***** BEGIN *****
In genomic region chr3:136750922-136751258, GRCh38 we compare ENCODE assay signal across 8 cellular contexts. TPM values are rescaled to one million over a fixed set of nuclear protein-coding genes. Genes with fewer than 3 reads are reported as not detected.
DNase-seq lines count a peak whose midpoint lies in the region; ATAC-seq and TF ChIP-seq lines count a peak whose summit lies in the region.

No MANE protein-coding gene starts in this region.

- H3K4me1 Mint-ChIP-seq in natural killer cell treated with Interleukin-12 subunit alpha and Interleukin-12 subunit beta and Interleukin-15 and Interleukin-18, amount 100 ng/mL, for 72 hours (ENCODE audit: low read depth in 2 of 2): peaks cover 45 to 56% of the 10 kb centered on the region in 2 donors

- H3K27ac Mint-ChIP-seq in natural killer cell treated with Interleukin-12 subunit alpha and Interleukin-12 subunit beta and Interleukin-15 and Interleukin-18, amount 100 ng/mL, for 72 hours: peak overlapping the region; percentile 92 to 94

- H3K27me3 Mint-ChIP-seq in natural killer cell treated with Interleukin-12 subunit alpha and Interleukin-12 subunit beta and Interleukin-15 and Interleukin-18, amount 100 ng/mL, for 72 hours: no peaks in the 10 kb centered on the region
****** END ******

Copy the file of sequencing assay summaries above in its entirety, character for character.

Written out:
In genomic region chr3:136750922-136751258, GRCh38 we compare ENCODE assay signal across 8 cellular contexts. TPM values are rescaled to one million over a fixed set of nuclear protein-coding genes. Genes with fewer than 3 reads are reported as not detected.
DNase-seq lines count a peak whose midpoint lies in the region; ATAC-seq and TF ChIP-seq lines count a peak whose summit lies in the region.

No MANE protein-coding gene starts in this region.

- H3K4me1 Mint-ChIP-seq in natural killer cell treated with Interleukin-12 subunit alpha and Interleukin-12 subunit beta and Interleukin-15 and Interleukin-18, amount 100 ng/mL, for 72 hours (ENCODE audit: low read depth in 2 of 2): peaks cover 45 to 56% of the 10 kb centered on the region in 2 donors

- H3K27ac Mint-ChIP-seq in natural killer cell treated with Interleukin-12 subunit alpha and Interleukin-12 subunit beta and Interleukin-15 and Interleukin-18, amount 100 ng/mL, for 72 hours: peak overlapping the region; percentile 92 to 94

- H3K27me3 Mint-ChIP-seq in natural killer cell treated with Interleukin-12 subunit alpha and Interleukin-12 subunit beta and Interleukin-15 and Interleukin-18, amount 100 ng/mL, for 72 hours: no peaks in the 10 kb centered on the region